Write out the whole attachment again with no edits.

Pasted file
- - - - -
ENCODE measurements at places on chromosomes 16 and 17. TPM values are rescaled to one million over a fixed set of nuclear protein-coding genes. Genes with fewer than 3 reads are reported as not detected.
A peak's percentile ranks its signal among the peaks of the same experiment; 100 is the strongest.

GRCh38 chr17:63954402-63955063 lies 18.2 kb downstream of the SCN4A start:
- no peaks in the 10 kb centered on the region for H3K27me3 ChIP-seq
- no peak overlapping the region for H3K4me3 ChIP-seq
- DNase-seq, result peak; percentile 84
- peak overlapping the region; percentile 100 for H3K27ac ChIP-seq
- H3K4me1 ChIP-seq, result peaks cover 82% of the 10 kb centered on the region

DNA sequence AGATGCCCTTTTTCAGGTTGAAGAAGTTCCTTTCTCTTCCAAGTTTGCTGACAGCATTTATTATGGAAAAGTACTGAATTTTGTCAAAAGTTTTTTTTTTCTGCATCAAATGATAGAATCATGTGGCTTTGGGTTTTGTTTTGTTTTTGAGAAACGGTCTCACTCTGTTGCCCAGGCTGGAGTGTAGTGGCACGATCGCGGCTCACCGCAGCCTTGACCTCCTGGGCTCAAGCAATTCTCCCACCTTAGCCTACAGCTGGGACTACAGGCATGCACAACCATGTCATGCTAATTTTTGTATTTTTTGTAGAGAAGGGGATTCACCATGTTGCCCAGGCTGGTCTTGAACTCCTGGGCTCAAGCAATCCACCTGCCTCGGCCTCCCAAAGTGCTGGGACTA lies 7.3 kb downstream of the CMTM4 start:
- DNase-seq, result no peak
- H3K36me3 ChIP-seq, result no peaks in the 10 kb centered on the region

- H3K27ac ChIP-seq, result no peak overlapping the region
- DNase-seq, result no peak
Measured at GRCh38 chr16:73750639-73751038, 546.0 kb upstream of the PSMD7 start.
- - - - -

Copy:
ENCODE measurements at places on chromosomes 16 and 17. TPM values are rescaled to one million over a fixed set of nuclear protein-coding genes. Genes with fewer than 3 reads are reported as not detected.
A peak's percentile ranks its signal among the peaks of the same experiment; 100 is the strongest.

GRCh38 chr17:63954402-63955063 lies 18.2 kb downstream of the SCN4A start:
- no peaks in the 10 kb centered on the region for H3K27me3 ChIP-seq
- no peak overlapping the region for H3K4me3 ChIP-seq
- DNase-seq, result peak; percentile 84
- peak overlapping the region; percentile 100 for H3K27ac ChIP-seq
- H3K4me1 ChIP-seq, result peaks cover 82% of the 10 kb centered on the region

DNA sequence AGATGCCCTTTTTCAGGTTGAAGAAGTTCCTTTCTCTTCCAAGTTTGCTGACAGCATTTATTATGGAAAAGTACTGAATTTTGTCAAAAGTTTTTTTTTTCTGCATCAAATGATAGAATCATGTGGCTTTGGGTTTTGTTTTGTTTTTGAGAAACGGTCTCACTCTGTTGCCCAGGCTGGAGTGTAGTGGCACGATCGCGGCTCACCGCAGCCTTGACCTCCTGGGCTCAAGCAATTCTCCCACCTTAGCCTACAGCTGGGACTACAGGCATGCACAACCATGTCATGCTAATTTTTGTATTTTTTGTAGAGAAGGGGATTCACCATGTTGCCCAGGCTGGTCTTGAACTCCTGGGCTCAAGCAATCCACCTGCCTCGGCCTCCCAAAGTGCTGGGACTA lies 7.3 kb downstream of the CMTM4 start:
- DNase-seq, result no peak
- H3K36me3 ChIP-seq, result no peaks in the 10 kb centered on the region

- H3K27ac ChIP-seq, result no peak overlapping the region
- DNase-seq, result no peak
Measured at GRCh38 chr16:73750639-73751038, 546.0 kb upstream of the PSMD7 start.